Phillip Logo, a social worker, was chair of the board from 2005 to 2007. In court, he was a powerful voice for Mayfield. In person, he’s gentle and measured and prepared to agree that Colleen started out with good intentions. “I’d give it to her. A lot of people saw her get there early and leave late.” Did people appreciate what she was doing for the school? “No, because all the negative stuff outweighed that.”

Education is about relationships, he says. Colleen alienated her staff and kept the board in the dark, exploiting their financial naivety. And with the students? “She looked a bit awkward… You wouldn’t see Colleen out at playtime.”

Did she have allies on the staff? “A lot were very unhappy but I can’t think of any who were her allies,” says Logo. “It would have been quite a tough and lonely existence for her.”

Colleen rented her first home in Auckland with a woman who had once been Judith McInnes’s podiatrist. This woman was very pleasant on the phone until I mentioned Colleen’s name and she got agitated. “She really did the dirty on me with money and stuff — it was to do with living arrangements. She hurt me badly — financially and emotionally. I’m not surprised that she’s been [convicted]. I’m not pleased about it. I don’t care.” She hung up.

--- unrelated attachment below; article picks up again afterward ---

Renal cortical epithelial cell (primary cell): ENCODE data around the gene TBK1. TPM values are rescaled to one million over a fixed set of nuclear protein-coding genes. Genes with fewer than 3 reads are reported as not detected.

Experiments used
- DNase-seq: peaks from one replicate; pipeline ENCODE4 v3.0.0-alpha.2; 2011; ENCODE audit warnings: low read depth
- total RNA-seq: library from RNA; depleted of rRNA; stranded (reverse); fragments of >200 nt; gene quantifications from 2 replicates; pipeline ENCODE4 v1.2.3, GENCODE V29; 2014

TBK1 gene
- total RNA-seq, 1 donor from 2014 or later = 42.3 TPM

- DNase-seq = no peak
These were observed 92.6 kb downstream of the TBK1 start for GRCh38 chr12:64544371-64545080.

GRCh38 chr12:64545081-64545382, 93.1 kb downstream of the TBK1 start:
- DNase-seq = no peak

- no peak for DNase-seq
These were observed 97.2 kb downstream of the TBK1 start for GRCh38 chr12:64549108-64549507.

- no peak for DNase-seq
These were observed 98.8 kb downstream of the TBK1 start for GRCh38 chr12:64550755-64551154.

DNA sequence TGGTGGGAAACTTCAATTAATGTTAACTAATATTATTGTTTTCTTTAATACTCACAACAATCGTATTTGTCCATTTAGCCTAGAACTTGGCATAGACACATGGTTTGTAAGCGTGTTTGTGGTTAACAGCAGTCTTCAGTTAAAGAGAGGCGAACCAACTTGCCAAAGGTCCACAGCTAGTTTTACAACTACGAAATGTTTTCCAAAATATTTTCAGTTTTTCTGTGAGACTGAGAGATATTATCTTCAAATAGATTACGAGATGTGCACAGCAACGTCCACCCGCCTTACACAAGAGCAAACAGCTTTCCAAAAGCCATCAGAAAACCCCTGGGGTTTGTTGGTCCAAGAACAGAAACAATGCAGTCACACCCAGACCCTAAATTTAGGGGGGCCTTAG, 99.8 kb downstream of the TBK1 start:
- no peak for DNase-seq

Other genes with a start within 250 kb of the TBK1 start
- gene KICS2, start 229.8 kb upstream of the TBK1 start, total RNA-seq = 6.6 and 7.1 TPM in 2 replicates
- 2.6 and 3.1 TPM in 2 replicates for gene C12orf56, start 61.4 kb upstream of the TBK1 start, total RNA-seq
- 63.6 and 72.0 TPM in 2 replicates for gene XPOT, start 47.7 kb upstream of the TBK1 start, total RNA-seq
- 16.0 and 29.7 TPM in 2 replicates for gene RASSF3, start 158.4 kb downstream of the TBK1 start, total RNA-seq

However grim her personal and professional life may have been, Colleen continued to excel at her great skill: keeping up appearances. Visitors to the school recall being struck by pretty details such as bouquets of flowers in the staff toilets. Mayfield teachers commented on the disparity between the attractive reception rooms and the “bombed-out, under-resourced shelters” that were the classrooms. Before Helen Clark dropped by, a teacher says, Colleen had the students out gardening. And of course her personal presentation, says a fellow Auckland principal, was “absolutely immaculate… Most of us make an effort for conferences and things, but she was like that every day.”

She recalls a conference where Colleen, who usually attended the evening events alone, showed up with a date. The night had a 20s theme and Colleen was with a tall man cutting a dash as Jay Gatsby. “People were saying, ‘Who’s she with?’ He really played the game and looked beautiful in his striped jacket, prancing around the place. He stood out — that’s why we noticed him.”

Colleen had met Bruce in 2005, the year before her offending began. Some of her smaller crimes involved buying personal items — flowers, restaurant meals, groceries, Koru Club parking and outdoor garden lights — on her school credit card and then, in an audacious move we’ll call the Colleen-triple-dip, also claiming expenses on those items. In the first year of their relationship, there was much whisking of her boyfriend away on trips — to Wellington, Sydney, Melbourne, Brisbane — on Mayfield’s dime. This was written off as “professional development”, but Bruce Gray had nothing to do with education. At least, not initially. In 2006, the pair formed their educational recruitment company Teach-Me, and it was via this nebulous little enterprise that most of the truly gob-smacking stealing from Mayfield occurred.